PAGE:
April 16, 2024

Investment in renewable power sources key to ending Africa’s energy poverty – Rystad Energy

Oredola Adeola

 

Injection of new power supply generated through investment in the renewable energy sources will be a fundamental solution to reducing the high number of people without access to electricity in Africa, a new report by Rystad Energy, an energy data and consultancy firm has shown.

 

Rystad Energy made this known while presenting an analysis of African market developments in the 2023 report, on Thursday, at African Energy Chamber Paris Forum.

 

 

EnergyDay gathered that the ‘The State of African Energy 2023’ survey was produced by the African Energy Chamber with data and analysis from Rystad Energy.

 

Rystad Energy, the global market intelligence firm in the survey emphasised that investment in the power sector is key to unlocking the continent’s energy potential.

 

 

Per Magnus Nysveen, Rystad’s Senior Partner and Chief Analyst, in his remark on the report said that Africa remains vastly under-electrified compared to other regions.

 

 

He noted that Africa has 40 percent of global solar energy reserves, and that the continent has the opportunity to eradicate power poverty just as Asia has done in the past two decades.

 

According to him, in 2000 Asia was the most power-deprived region globally, with around 700 million people without power.

 

 

Bimbola Kolawole,  Rystad Energy’s  Vice President and Head of Business Development for Africa, in his presentation on the findings of the ‘The State of African Energy 2023’, revealed that solar, hydrogen, and onshore wind will be the driving forces in renewables investment in Africa in the 2030s and that between 2023 and 2035, Africa will contribute a fifth of global hydrogen generation.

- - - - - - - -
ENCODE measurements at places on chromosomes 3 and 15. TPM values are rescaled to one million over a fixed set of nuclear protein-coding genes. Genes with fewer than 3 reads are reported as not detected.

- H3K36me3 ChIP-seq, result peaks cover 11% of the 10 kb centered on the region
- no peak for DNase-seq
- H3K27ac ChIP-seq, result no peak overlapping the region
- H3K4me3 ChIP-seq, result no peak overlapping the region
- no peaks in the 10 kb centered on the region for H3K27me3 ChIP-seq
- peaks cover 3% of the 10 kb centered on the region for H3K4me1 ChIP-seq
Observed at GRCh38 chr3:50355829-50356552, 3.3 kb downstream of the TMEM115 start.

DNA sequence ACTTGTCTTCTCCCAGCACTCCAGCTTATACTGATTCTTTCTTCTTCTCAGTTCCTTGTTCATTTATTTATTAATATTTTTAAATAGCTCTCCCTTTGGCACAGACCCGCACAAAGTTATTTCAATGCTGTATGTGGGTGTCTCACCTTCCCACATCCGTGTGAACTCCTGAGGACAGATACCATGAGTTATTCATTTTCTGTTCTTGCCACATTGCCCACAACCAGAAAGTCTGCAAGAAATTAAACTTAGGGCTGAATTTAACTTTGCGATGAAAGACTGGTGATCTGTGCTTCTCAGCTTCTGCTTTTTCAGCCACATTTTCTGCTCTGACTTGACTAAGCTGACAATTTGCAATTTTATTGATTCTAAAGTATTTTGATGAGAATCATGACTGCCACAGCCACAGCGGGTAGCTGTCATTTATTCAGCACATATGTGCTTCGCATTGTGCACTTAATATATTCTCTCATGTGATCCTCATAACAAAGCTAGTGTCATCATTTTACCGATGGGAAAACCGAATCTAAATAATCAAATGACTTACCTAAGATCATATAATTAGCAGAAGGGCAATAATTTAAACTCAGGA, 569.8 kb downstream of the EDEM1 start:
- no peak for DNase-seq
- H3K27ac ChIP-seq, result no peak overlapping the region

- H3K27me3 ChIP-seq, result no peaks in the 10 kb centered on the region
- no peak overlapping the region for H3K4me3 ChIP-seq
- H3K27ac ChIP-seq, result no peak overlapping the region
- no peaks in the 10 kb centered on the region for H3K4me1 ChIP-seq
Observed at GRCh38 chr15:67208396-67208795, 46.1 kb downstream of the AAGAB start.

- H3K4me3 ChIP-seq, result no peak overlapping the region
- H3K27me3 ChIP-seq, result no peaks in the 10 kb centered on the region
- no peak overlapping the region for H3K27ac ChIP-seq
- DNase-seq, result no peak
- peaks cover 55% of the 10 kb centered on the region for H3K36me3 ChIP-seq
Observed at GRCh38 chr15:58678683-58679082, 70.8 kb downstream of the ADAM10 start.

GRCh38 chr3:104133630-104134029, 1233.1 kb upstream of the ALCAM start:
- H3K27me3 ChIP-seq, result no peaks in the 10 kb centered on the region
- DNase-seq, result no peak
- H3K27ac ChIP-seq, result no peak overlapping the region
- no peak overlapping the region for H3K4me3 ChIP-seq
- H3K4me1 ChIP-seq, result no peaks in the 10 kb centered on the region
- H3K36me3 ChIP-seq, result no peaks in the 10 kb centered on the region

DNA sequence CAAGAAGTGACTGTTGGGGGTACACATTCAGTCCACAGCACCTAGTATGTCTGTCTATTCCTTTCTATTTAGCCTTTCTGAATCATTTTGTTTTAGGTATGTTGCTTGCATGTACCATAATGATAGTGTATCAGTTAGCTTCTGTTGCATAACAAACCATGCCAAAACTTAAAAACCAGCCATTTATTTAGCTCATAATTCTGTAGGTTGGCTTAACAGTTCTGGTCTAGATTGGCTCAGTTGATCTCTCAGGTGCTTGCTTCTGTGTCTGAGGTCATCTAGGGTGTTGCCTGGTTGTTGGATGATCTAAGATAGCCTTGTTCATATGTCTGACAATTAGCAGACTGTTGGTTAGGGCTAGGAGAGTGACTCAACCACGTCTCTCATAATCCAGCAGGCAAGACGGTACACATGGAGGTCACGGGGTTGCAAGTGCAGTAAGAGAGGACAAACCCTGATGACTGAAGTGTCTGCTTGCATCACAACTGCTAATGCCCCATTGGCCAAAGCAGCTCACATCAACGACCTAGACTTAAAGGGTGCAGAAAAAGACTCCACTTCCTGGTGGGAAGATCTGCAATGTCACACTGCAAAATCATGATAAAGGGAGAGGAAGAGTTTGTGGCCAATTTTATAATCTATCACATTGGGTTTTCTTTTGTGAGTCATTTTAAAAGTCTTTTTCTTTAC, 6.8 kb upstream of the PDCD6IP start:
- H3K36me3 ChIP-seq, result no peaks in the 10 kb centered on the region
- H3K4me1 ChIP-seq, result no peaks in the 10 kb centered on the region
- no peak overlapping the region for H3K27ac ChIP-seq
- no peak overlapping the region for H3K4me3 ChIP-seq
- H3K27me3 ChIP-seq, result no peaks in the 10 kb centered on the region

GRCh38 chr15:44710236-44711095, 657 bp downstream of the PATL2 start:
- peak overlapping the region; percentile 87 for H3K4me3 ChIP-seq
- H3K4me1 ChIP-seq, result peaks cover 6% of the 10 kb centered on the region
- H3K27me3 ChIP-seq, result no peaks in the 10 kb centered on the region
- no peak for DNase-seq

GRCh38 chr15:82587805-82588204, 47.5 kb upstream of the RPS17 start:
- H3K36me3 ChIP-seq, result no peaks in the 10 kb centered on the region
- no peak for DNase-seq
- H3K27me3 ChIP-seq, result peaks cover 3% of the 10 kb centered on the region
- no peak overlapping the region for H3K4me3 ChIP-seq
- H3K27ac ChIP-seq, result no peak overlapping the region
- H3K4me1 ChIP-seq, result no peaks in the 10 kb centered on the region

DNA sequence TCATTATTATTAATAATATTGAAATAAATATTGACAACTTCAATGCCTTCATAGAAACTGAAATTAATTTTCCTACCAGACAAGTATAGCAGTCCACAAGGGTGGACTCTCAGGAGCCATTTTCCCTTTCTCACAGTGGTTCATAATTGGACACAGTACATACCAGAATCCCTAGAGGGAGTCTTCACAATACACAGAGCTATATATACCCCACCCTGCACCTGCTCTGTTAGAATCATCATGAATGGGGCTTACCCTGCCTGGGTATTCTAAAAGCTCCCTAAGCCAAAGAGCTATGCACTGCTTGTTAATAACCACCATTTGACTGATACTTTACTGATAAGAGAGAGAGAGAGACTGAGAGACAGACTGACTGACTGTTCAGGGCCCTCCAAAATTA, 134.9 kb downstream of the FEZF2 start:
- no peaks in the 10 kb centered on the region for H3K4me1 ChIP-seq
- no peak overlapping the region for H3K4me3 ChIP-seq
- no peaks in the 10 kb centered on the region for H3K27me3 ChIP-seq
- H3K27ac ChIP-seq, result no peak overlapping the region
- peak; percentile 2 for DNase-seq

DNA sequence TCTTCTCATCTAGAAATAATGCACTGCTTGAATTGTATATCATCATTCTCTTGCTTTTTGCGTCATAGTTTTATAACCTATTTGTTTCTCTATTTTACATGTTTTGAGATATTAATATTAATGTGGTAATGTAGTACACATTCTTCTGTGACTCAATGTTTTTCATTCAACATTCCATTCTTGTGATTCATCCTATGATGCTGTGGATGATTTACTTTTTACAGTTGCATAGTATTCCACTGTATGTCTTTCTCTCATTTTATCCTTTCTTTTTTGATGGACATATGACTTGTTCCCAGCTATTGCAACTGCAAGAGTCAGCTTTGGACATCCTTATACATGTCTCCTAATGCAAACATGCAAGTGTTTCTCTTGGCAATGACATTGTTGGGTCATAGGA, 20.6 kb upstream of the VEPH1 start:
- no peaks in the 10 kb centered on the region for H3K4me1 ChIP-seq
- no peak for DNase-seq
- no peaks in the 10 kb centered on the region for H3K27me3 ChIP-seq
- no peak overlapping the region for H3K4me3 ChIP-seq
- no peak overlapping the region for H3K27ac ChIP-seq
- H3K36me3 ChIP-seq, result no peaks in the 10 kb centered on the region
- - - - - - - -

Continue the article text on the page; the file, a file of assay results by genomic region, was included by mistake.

The report, according to him, also confirmed that the injection of a new power supply from renewables investment will be key to tackling the high number of people without access to electricity.

 

The report showed that Egypt, Morocco, and Mauritania are expected to lead in the field of renewables.

 

 

Komolafe further noted that following the Ukraine invasion, Europe’s reliance on LNG imports has grown. He noted that African LNG producers, led by Nigeria, Egypt, and Algeria stand to benefit.

 

He observed that Asian financial institutions currently fund most fossil fuel projects in Africa, adding that European lenders will play a bigger role due to the continent’s demand for African gas.

 

 

He said, “Last year was a bumper year for the continent’s exploration sector, with the Venus, Graff, and La Rona discoveries all made offshore Namibia. These mega finds, along with South Africa’s large offshore gas discoveries, have driven increased operator interest in Southern Africa.”

 

Kolawole also highlighted the large number of frontier acreages in the MSGBC region and West Africa, as well as the East African coast, that could yield further discoveries.

 

He said, “Over $33 billion in upstream investment was expected for 2022 and estimated growth in upstream expenditure in Africa between 2023 and 2025 is around $15 billion.

 

“It is particularly noteworthy that, while majors are looking to decrease their oil and gas exposure in West Africa, independents are picking up the portfolios being divested,” Komolafe noted.